Observing a Holy Lent 2019

Observing a Holy Lent 2019

By the Rev. Kyle Tomlin

The season of Lent begins on Ash Wednesday with the following Invitation to the Observance of a Holy Lent found in the Ash Wednesday Liturgy:

“Dear People of God: The first Christians observed with great devotion the days of our Lord's passion and resurrection, and it became the custom of the Church to prepare for them by a season of penitence and fasting. This season of Lent provided a time in which converts to the faith were prepared for Holy Baptism. It was also a time when those who, because of notorious sins, had been separated from the body of the faithful were reconciled by penitence and forgiveness, and restored to the fellowship of the Church. Thereby, the whole congregation was put in mind of the message of pardon and absolution set forth in the Gospel of our Savior, and of the need which all Christians continually have to renew their repentance and faith.

I invite you, therefore, in the name of the Church, to the observance of a holy Lent, by self-examination and repentance; by prayer, fasting, and self-denial; and by reading and meditating on God's holy Word. And, to make a right beginning of repentance, and as a mark of our mortal nature, let us now kneel before the Lord, our maker and redeemer” (BCP 264-265).

As the above invitation sets forth, Lent is a season of self-examination and repentance that is marked by times of prayer, fasting, and self-denial, and time spent reading and hearing God’s holy Word. All of this is done to prepare us to once again hear and rejoice in the proclamation of our Lord Jesus Christ’s saving work for us during Holy Week and on Easter Day. To enable you to enter the season in this way, I’ve included below some suggestions on how you might observe a holy Lent.

Spend time each day reading the Bible – If you are not already committed to reading the Bible each day, now is a good time to get started. To help give you some direction on what to read, try using the Lenten Devotional from Trinity School for Ministry which is provided by the church. This devotional contains the Book of Common Prayer 1979 Lectionary readings prescribed for each day of Lent – Old Testament, Psalm(s), Epistle, and Gospel. Reading the Bible using the Lectionary is a great way to read through almost the whole Bible over the course of two years. If you need help figuring out how to navigate the Lectionary, Fr. Kyle would be more than happy to help you.

Spend time each day in prayer – A great way to spend time praying during Lent is to use the Daily Offices of Morning and Evening Prayer in the Book of Common Prayer. Both offer the opportunity to “pray” the Bible, as almost everything in each service is merely Scripture recast in prayer form. You might also want to consider coming out to church for Morning Prayer on Tuesdays and Thursdays during Lent. These services begin at 9am.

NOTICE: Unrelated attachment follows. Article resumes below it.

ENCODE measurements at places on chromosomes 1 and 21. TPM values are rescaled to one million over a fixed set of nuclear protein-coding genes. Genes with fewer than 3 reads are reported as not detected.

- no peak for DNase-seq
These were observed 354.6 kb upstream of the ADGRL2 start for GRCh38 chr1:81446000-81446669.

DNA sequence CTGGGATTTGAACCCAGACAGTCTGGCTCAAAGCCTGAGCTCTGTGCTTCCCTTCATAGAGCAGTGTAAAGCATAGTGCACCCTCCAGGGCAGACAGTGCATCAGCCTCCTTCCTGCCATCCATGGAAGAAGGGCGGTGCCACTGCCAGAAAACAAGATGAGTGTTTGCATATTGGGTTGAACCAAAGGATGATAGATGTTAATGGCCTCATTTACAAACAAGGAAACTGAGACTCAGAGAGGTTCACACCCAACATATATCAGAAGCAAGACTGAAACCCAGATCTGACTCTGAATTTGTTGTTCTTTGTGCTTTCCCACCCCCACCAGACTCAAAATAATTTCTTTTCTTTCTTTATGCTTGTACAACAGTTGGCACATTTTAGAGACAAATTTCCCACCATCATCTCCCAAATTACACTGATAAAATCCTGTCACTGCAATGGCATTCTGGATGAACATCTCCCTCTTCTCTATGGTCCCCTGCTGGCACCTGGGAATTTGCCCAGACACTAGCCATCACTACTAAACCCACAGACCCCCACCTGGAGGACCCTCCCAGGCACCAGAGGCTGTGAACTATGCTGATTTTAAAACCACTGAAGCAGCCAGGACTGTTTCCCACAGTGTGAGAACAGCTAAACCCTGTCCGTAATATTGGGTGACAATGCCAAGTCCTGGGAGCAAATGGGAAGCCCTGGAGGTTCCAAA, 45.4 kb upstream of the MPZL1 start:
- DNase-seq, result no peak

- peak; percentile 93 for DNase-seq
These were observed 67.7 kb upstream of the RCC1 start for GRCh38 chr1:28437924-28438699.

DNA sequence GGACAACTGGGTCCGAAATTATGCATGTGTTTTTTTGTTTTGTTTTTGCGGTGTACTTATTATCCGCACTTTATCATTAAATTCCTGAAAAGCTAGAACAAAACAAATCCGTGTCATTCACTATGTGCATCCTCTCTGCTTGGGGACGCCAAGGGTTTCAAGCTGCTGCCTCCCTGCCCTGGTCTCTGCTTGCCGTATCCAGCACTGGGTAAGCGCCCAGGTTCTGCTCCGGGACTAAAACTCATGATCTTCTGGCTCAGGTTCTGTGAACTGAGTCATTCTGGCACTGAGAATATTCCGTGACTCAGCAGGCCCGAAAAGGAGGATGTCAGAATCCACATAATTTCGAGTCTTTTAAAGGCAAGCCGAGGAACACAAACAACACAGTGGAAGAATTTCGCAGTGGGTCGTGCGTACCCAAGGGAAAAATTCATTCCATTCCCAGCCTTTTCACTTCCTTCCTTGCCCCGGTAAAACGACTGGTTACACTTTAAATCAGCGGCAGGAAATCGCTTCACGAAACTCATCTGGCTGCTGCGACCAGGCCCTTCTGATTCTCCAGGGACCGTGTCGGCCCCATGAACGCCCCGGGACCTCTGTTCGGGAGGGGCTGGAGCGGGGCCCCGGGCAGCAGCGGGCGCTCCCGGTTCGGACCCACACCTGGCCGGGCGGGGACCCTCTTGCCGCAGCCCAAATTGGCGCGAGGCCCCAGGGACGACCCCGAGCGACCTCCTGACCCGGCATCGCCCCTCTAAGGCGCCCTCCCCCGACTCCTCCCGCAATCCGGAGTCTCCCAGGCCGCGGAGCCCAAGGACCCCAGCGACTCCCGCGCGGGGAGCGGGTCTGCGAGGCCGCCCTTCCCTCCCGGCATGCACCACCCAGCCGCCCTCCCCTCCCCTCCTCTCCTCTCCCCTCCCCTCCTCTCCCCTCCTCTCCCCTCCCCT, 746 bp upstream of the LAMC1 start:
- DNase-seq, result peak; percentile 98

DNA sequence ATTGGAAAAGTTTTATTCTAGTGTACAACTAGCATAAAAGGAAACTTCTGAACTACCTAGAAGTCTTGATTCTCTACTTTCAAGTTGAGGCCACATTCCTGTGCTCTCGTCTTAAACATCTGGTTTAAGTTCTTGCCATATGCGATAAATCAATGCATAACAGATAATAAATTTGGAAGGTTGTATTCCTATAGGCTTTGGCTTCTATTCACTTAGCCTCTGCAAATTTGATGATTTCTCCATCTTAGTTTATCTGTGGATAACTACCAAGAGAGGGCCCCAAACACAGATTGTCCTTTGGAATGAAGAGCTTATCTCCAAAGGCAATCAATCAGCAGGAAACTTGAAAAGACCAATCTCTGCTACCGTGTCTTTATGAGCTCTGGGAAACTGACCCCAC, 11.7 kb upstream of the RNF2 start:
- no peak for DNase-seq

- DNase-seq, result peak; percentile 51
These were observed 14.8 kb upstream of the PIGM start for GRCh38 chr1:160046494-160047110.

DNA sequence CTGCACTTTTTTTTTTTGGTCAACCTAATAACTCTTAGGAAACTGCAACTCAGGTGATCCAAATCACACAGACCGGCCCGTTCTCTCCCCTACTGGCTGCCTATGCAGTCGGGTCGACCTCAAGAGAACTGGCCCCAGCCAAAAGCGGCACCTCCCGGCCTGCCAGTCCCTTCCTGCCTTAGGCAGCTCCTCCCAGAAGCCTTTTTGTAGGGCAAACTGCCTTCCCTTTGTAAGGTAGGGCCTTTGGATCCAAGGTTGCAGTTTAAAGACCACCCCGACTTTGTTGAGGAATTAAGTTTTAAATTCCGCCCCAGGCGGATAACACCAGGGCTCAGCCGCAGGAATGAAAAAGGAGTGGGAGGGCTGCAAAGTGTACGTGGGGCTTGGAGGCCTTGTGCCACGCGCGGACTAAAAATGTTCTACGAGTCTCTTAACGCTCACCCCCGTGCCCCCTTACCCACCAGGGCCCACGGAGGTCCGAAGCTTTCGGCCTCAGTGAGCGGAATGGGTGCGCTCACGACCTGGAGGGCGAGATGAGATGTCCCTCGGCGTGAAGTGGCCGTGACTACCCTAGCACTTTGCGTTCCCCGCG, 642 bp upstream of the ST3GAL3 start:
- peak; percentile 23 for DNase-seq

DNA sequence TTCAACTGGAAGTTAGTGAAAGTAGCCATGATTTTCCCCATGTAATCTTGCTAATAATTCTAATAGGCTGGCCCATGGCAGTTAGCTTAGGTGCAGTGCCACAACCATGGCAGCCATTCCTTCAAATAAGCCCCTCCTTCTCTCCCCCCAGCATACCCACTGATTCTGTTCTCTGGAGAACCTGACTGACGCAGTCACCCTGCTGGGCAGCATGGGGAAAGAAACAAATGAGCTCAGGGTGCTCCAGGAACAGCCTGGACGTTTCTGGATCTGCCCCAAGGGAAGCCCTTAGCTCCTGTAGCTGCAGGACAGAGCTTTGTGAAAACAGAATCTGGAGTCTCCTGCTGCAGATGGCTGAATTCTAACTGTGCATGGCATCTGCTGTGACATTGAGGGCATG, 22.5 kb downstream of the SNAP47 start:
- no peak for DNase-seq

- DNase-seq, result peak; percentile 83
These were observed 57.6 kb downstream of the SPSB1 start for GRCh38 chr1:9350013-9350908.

Spend time reading Christian writings – There are any number of good, solid Christian books on the market these days, although not all of them are sold in places like Barnes and Noble or Books-a-Million. Some recommendations of good books are: Night Driving: Notes from a Prodigal Soul and Your God is Too Glorious two great books by Chad Bird; What’s So Amazing About Grace? By Philip Yancey; Grace in Practice by Paul F.M. Zahl; Law & Gospel by Will McDavid, Ethan Richardson, and David Zahl; With My Own Eyes by Bo Giertz; and Scandalous Stories by Daniel Emory Price and Erick Sorensen. Or perhaps try reading something old, such as something from St. Augustine, Martin Luther, or John Calvin. There are now loads of older Christian writings available for free online through sources like Google Books.

Attend the Lenten Teaching Series – On each of the five Sundays during Lent, we will be watching and discussing the video series based on the book by Philip Yancey titled, What’s So Amazing About Grace? This is a great opportunity to reflect on the biblical message of God’s grace and love for us in Jesus Christ and to reflect on just how radical that grace and love is toward us sinners.

Unplug – Perhaps one of the best ways to observe a holy Lent is to disconnect from some, or all, of the electronic distractions that we have going on all around us. Instead of spending time looking at email, or on Facebook, or surfing the Web, turn off your devices for a while and make an effort to spend time reading or praying or serving your neighbors in some capacity.

Take up a fast – I know how it goes: Everyone wants to give up chocolate, or sweets, or alcohol for Lent. If we’re honest, for many this is done with a slightly selfish bent; that is, to lose a little weight. Instead of that though, how about this: try fasting as a discipline of the body and a reminder that “man does not live by bread alone but by every word that proceeds from the mouth of God,” and use the fasting time to feast on God’s Word.

Come for private confession and absolution – Although it seldom happens in the Episcopal Church today, private confession is still available and is quite appropriate to be used during the season of Lent. To unburden ourselves of our sins and to hear God’s Word of forgiveness from the mouth of a Priest can be quite freeing. If this is something that interests you, please feel free to talk with Fr. Kyle and make an appointment.